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An Unlikely WWII Hero in the ‘Asian Casablanca’

Less than an hour away from Hong Kong, by either boat or bus, is Macau – a much smaller, yet equally as interesting Special Administrative Region that, unlike Hong Kong, was formerly colonized by Portugal instead of the British. The city’s streets, architecture, and cuisine still bear resemblance to its former colonizer, and Portuguese remains an official language alongside Cantonese.

Also unlike Hong Kong, Macau remained untouched by the Japanese Imperial Army during World War II. Portugal declared neutrality, which allowed the city to become what author Peter Rose described as an “Asian Casablanca” while war raged just across the border in mainland China and in nearby Hong Kong.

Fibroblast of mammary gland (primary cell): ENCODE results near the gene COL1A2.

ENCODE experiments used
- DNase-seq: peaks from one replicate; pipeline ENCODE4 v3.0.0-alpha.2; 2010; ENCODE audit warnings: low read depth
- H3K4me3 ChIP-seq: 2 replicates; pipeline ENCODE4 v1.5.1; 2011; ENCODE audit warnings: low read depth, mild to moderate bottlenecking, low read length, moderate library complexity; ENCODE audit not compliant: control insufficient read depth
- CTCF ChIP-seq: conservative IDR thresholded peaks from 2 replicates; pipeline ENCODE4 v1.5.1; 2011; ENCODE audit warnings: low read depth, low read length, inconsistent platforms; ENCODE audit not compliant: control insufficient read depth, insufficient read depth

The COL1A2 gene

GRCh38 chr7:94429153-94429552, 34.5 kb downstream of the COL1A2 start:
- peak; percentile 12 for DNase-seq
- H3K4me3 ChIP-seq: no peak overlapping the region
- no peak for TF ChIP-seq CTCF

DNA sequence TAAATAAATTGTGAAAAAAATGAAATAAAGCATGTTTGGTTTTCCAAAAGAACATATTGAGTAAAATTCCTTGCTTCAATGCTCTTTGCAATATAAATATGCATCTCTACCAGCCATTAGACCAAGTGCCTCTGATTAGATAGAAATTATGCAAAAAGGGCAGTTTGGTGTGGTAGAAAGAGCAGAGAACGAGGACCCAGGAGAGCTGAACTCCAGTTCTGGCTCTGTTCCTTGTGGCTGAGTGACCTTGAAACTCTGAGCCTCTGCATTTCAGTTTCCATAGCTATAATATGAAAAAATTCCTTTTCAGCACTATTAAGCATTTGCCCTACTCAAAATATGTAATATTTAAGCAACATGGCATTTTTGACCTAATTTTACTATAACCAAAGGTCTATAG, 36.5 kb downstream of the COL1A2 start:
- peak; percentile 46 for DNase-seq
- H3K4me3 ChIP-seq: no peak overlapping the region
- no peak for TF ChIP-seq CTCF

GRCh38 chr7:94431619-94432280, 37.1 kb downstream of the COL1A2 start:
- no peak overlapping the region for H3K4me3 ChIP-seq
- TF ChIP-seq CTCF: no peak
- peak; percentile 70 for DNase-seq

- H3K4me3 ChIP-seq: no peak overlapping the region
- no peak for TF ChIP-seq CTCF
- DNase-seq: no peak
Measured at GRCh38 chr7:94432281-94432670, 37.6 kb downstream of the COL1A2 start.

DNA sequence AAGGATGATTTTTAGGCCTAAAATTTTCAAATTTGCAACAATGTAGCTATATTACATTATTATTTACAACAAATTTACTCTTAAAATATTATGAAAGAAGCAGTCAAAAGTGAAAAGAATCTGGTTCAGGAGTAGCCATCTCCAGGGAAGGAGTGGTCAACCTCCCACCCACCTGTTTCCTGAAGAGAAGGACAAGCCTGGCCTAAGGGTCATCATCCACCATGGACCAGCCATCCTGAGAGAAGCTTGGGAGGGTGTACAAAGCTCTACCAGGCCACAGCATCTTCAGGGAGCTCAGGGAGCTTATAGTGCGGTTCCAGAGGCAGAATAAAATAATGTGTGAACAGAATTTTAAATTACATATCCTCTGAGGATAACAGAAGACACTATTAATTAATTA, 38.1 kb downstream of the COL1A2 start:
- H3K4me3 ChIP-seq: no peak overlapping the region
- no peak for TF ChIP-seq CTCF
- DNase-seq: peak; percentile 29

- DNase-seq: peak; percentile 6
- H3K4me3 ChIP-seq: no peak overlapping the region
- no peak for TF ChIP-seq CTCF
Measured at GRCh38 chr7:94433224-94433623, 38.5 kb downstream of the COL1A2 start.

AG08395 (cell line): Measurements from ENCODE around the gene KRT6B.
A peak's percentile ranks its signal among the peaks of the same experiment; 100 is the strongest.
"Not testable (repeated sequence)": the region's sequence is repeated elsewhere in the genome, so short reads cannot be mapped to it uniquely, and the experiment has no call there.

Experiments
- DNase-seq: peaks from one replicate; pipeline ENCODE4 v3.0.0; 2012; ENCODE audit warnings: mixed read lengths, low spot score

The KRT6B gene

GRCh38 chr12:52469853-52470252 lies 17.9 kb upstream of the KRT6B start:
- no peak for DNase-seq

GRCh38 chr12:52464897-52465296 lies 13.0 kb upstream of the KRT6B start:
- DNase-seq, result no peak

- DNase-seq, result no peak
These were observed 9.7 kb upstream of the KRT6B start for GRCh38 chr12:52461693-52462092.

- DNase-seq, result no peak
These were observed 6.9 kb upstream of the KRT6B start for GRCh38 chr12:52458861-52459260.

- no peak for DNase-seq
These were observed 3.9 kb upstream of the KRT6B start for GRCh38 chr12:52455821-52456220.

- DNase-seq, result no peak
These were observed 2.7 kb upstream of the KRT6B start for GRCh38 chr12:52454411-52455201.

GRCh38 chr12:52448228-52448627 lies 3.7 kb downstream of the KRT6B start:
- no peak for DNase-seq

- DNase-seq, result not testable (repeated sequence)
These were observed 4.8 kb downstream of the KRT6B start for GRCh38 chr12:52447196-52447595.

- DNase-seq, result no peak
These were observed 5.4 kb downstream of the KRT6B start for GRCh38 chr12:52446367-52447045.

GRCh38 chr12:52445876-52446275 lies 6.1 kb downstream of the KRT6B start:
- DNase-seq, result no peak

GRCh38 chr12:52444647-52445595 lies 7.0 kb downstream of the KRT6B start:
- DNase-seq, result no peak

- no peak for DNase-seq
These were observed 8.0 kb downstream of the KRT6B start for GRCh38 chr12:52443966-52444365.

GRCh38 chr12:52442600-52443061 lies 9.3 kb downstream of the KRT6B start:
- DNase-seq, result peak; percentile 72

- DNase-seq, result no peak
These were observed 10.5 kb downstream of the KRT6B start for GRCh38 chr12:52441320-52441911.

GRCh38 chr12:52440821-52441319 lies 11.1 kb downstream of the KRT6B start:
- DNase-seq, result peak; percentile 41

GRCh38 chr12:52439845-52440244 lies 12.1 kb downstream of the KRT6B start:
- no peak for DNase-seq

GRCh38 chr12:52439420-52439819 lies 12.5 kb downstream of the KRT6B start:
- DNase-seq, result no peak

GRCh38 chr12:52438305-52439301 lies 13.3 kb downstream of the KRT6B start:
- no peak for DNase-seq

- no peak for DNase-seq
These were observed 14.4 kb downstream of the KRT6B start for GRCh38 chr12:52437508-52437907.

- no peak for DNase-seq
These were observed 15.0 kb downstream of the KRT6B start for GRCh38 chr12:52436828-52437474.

Rose, while living in Hong Kong from 1997 to 2003, took frequent trips to Macau and soon thereafter found the inspiration for his newly published book – John Reeves, the British Consul of neutral Macau during World War II. Through research he conducted in libraries and archives in Asia, North America, and Europe – and even the former Consul’s personal manuscript – he was able to write The Good War of Consul Reeves, a fictional yet historically accurate account of Reeves’s life.

Rose spoke about his book at the FCC alongside First Vice President Jennifer Jett, the moderator of the talk. Joining the event were FCC members and their guests, as well as members and staff of Club Lusitano, Hong Kong’s private club exclusive to the city’s small Portuguese community.

Reeves arrived in Macau in June of 1941 to balance the recent arrival of Japan’s Consul. Thinking that Macau would be a simple role, Reeves soon found himself as the only senior Allied representative in Asia when Japan formally entered World War II the following December.